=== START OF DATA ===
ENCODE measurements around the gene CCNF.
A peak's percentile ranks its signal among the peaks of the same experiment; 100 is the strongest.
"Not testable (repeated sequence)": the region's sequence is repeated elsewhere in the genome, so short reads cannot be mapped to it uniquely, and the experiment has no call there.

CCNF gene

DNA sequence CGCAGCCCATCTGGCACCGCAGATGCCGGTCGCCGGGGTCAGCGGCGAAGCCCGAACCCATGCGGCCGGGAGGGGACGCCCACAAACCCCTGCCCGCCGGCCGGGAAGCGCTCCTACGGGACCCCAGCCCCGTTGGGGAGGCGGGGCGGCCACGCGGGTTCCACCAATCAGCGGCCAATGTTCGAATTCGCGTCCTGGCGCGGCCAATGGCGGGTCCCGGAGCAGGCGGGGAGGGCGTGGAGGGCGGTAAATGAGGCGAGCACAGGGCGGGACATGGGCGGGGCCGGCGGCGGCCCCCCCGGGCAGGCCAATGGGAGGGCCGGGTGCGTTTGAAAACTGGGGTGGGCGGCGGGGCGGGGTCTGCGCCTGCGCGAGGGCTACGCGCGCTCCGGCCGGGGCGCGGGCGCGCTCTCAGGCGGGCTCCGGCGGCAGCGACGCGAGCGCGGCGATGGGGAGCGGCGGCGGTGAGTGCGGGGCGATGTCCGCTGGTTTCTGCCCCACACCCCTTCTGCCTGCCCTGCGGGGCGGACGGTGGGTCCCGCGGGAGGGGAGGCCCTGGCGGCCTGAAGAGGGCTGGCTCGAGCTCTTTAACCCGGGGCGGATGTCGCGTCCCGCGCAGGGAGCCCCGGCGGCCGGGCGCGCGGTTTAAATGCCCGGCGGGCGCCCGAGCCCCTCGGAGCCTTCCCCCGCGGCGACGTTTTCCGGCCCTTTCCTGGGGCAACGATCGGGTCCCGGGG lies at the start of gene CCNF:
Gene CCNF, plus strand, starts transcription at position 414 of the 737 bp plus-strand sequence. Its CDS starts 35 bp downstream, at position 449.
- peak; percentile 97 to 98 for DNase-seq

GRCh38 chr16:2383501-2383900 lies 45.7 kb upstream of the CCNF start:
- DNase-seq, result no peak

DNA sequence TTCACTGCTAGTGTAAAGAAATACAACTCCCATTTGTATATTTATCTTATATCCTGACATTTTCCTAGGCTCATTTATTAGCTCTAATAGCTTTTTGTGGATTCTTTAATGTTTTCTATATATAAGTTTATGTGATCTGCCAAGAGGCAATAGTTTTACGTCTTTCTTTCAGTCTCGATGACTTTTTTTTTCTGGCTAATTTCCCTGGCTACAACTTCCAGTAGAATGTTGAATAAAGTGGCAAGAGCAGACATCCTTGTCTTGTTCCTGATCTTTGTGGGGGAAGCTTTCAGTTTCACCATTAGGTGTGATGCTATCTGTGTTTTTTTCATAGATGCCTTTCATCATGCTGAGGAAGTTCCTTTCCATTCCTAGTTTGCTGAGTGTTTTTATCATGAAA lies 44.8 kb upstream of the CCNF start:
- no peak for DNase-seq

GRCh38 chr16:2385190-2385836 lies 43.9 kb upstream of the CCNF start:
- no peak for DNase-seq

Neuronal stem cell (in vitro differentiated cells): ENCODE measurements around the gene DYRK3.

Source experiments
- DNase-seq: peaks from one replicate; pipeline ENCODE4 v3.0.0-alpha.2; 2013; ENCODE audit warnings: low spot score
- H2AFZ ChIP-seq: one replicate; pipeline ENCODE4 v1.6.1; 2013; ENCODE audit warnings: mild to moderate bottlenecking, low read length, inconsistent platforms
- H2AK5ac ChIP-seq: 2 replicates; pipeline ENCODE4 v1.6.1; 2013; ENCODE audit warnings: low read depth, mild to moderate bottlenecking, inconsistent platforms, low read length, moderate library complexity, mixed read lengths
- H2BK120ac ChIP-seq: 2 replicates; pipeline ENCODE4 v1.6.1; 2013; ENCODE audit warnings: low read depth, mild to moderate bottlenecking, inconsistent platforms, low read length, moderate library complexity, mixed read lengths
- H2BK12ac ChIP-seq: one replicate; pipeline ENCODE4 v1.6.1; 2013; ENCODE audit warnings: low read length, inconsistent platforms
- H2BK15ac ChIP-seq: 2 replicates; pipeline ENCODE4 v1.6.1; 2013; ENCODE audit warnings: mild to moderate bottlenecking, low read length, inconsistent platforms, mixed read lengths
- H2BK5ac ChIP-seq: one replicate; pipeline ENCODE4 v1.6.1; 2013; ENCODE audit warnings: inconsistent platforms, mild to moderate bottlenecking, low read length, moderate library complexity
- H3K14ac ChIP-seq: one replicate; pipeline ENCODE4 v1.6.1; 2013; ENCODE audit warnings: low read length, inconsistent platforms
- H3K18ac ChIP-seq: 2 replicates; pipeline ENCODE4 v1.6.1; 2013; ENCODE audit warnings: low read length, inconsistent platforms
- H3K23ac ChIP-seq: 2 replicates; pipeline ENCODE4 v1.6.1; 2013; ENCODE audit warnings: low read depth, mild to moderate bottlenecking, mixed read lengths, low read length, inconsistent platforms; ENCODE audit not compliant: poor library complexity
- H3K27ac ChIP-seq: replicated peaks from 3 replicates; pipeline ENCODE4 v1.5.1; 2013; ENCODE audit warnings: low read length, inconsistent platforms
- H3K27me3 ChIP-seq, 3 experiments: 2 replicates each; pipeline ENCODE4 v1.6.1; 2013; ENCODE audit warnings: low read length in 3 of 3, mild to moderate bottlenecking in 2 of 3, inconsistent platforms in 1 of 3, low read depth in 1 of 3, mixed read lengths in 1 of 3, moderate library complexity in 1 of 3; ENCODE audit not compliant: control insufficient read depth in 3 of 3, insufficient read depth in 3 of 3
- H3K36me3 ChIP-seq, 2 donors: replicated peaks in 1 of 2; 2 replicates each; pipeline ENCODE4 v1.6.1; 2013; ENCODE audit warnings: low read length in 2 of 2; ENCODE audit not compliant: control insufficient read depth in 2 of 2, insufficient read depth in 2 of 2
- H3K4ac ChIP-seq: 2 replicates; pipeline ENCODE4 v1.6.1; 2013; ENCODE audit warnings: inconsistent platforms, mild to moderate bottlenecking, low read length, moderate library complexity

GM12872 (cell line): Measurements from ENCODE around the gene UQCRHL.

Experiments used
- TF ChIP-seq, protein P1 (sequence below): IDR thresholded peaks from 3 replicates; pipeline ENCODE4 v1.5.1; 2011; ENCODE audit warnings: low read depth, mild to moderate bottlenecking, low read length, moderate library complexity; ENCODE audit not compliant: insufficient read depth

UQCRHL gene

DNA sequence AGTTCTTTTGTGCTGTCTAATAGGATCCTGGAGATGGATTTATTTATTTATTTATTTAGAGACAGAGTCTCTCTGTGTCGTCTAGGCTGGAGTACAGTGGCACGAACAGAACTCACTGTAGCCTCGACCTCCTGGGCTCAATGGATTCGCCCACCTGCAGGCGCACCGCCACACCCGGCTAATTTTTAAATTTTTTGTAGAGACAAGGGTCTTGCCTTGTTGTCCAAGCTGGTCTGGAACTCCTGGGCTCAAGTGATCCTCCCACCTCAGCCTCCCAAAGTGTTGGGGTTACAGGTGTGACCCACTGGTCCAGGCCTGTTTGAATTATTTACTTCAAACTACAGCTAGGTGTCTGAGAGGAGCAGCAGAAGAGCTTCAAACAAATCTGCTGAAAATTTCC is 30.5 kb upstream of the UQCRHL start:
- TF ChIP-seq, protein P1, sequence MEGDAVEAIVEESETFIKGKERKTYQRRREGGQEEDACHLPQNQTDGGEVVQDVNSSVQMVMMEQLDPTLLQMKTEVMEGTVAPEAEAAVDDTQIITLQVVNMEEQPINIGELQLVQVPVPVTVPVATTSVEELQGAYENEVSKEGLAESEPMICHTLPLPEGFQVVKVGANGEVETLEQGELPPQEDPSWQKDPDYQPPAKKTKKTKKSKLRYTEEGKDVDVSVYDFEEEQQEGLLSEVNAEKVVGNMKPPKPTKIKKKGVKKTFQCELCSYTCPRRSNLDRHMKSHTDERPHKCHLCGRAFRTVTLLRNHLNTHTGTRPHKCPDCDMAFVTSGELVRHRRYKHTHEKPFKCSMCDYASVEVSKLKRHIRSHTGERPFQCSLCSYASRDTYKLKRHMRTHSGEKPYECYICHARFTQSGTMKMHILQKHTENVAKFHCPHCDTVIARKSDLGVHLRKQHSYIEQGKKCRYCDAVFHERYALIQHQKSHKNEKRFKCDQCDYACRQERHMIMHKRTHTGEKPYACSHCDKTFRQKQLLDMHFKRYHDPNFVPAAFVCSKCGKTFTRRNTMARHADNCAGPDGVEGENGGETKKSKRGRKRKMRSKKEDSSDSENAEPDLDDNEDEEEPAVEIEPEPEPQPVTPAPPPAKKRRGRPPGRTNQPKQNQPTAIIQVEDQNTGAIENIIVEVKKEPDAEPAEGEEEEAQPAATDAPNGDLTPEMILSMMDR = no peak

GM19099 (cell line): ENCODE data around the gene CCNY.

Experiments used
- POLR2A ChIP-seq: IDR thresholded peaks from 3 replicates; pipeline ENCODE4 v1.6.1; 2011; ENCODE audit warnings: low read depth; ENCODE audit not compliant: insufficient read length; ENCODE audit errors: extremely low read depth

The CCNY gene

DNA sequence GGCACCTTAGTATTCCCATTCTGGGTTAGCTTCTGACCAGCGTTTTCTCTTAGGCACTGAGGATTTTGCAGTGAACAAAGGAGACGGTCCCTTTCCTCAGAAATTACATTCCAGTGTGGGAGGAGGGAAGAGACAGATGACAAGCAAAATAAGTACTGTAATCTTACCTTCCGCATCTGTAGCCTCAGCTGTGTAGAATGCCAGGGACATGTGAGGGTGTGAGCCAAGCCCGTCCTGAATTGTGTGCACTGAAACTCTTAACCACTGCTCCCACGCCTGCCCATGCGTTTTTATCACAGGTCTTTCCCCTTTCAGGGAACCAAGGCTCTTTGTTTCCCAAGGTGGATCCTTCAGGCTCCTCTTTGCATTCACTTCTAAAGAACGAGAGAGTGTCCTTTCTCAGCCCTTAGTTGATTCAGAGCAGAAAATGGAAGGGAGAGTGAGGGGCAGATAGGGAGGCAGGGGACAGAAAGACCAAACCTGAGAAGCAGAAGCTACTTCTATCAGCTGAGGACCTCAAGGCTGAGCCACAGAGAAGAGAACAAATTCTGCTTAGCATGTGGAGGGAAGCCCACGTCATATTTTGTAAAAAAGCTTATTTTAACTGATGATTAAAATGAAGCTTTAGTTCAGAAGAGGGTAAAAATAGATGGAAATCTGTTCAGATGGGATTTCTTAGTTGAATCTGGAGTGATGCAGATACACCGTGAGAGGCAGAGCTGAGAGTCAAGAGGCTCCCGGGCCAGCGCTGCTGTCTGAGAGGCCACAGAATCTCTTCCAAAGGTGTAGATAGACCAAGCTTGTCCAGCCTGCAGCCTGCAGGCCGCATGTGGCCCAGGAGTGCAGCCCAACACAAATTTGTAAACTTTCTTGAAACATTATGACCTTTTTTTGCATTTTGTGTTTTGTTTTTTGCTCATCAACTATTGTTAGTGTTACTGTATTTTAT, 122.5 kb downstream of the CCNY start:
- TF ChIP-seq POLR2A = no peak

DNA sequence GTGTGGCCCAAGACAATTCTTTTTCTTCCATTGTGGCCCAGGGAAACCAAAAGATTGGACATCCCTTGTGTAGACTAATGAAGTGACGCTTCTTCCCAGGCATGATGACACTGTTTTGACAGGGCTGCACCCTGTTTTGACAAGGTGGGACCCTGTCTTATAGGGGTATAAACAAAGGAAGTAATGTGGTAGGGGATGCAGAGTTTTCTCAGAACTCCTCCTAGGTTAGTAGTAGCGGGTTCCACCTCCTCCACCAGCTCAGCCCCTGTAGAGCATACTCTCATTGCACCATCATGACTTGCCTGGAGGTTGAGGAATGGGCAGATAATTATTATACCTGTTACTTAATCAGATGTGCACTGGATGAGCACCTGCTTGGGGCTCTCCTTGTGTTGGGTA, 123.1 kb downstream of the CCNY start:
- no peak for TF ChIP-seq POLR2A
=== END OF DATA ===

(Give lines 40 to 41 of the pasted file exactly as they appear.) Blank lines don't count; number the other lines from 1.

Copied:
DNA sequence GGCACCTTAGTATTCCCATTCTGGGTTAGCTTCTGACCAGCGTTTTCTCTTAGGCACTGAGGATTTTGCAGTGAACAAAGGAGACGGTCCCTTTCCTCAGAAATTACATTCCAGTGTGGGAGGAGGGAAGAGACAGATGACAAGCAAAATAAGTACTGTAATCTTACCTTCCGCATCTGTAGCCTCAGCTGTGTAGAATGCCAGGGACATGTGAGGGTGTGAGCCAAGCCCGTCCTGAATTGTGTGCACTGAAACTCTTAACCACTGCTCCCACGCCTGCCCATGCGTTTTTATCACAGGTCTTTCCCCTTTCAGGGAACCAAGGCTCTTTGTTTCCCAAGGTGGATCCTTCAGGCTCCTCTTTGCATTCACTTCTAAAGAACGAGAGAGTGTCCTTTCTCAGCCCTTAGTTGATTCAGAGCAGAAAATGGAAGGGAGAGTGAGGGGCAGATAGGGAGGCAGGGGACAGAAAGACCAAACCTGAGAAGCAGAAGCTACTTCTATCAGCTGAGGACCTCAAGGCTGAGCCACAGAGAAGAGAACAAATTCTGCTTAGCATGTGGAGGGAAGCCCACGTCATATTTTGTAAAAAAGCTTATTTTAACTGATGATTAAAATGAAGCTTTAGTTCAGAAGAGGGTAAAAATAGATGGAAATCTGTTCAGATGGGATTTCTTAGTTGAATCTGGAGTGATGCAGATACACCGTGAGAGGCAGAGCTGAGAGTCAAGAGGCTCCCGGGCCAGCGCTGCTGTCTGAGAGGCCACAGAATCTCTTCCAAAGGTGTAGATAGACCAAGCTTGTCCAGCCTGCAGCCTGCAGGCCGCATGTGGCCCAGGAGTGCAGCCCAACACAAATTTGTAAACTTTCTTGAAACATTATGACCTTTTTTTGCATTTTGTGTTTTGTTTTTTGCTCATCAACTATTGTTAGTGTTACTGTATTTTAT, 122.5 kb downstream of the CCNY start:
- TF ChIP-seq POLR2A = no peak